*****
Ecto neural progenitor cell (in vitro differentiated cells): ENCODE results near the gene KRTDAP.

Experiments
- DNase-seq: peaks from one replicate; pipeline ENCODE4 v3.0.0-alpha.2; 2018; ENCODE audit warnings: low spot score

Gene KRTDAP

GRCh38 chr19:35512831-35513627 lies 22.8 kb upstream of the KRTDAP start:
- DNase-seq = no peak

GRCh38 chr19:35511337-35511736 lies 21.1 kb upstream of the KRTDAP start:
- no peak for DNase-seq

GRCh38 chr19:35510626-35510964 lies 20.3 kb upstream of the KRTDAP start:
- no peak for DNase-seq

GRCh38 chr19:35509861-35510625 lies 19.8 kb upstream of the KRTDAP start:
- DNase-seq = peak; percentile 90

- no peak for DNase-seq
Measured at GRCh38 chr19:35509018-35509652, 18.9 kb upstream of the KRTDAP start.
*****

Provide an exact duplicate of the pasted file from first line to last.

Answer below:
Ecto neural progenitor cell (in vitro differentiated cells): ENCODE results near the gene KRTDAP.

Experiments
- DNase-seq: peaks from one replicate; pipeline ENCODE4 v3.0.0-alpha.2; 2018; ENCODE audit warnings: low spot score

Gene KRTDAP

GRCh38 chr19:35512831-35513627 lies 22.8 kb upstream of the KRTDAP start:
- DNase-seq = no peak

GRCh38 chr19:35511337-35511736 lies 21.1 kb upstream of the KRTDAP start:
- no peak for DNase-seq

GRCh38 chr19:35510626-35510964 lies 20.3 kb upstream of the KRTDAP start:
- no peak for DNase-seq

GRCh38 chr19:35509861-35510625 lies 19.8 kb upstream of the KRTDAP start:
- DNase-seq = peak; percentile 90

- no peak for DNase-seq
Measured at GRCh38 chr19:35509018-35509652, 18.9 kb upstream of the KRTDAP start.